05 September 2019
Around one third of children aged four to six years old say they feel anxious about their maths ability says a study presented today to the joint conference of the BPS Cognitive and Developmental Psychology Sections.
Maths anxiety is a negative emotional reaction to a mathematical problem that can affect children and adults. It can lead to varying degrees of panic and helplessness and isn’t confined to academic situations.
In the study by Abertay University a total of 208 children from four primary schools undertook a series of numeracy tasks, including problem solving, and completed a questionnaire about maths anxiety.
Analysis showed that more than 30 per cent of the children said that they felt anxious and worried when undertaking maths tasks. This was not linked to their actual maths performance.
Lead researcher and PhD student Dawn Short said:
“Although maths anxiety at this early stage of formal learning didn’t relate to actual performance, it is concerning that one third of young children feel so worried.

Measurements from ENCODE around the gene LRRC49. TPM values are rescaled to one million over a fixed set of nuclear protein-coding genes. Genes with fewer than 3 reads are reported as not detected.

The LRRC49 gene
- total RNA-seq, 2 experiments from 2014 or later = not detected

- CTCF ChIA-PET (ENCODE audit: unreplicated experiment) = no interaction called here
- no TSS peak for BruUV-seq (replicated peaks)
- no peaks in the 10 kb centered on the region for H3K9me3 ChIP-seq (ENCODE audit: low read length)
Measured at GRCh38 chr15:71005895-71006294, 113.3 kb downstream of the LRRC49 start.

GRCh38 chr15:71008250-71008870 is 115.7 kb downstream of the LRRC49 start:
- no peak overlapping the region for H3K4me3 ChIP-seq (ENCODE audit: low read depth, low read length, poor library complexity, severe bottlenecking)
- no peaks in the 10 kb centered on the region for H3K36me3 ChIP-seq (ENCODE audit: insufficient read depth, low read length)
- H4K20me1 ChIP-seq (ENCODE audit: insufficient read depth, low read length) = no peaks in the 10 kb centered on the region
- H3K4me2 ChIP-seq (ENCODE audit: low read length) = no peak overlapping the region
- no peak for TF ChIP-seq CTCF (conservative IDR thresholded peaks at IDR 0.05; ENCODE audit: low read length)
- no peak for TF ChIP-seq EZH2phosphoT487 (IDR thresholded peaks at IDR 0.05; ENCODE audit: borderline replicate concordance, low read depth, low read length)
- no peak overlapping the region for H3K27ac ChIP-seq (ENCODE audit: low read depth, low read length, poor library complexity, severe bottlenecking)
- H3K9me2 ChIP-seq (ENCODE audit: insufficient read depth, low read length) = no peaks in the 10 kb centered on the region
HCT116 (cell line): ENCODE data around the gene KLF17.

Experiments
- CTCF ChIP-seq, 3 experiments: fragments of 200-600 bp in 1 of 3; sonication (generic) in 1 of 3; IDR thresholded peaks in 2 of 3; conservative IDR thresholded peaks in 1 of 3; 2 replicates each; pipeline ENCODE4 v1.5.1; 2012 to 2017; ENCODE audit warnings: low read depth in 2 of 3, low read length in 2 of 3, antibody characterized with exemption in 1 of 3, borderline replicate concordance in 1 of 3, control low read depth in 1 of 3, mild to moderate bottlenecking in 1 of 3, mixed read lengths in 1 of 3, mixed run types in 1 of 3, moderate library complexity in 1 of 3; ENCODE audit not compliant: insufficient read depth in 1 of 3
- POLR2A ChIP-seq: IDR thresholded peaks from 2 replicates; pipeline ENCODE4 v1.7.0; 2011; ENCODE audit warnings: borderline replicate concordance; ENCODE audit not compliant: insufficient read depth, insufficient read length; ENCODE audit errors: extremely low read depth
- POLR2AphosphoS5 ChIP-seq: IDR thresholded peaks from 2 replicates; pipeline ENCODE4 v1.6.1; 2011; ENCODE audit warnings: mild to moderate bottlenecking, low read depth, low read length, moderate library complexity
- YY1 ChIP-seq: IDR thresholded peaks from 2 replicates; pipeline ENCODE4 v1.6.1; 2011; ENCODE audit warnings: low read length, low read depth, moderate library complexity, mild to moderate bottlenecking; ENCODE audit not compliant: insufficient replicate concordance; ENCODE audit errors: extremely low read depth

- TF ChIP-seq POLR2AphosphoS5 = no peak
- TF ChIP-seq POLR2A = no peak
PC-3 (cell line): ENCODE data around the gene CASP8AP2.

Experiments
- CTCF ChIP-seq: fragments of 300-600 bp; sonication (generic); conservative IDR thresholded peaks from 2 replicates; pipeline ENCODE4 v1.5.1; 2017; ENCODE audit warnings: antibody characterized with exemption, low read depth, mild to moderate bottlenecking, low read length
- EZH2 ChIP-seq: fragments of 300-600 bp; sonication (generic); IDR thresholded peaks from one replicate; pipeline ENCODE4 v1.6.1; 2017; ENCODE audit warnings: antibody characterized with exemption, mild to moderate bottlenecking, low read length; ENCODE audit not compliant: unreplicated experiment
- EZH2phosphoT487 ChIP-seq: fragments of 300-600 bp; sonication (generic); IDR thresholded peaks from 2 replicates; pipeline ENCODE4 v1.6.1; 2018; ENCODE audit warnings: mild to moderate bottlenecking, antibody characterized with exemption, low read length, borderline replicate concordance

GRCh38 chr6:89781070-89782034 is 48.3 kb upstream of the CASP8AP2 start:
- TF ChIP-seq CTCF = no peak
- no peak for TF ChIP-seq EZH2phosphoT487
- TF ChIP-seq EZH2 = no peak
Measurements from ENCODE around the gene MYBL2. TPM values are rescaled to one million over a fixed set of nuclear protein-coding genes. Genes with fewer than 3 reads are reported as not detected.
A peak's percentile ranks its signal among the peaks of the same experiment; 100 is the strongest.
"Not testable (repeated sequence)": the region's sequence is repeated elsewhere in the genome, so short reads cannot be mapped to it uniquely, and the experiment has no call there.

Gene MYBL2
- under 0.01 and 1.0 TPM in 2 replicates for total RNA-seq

Without action this fear will continue to affect them as they find themselves locked in a vicious circle of despair, suffering from anxiety that harms their maths performance, which in turn leads to increased anxiety.
With the UK slipping further down the international league tables for maths, science and reading, it’s really important that children are supported and given the confidence to achieve their potential.”
The Cognitive Psychology Section and Developmental Psychology Section joint conference takes place from 4 – 6 September in Stoke on Trent.
Follow the conference on Twitter #cogdev2019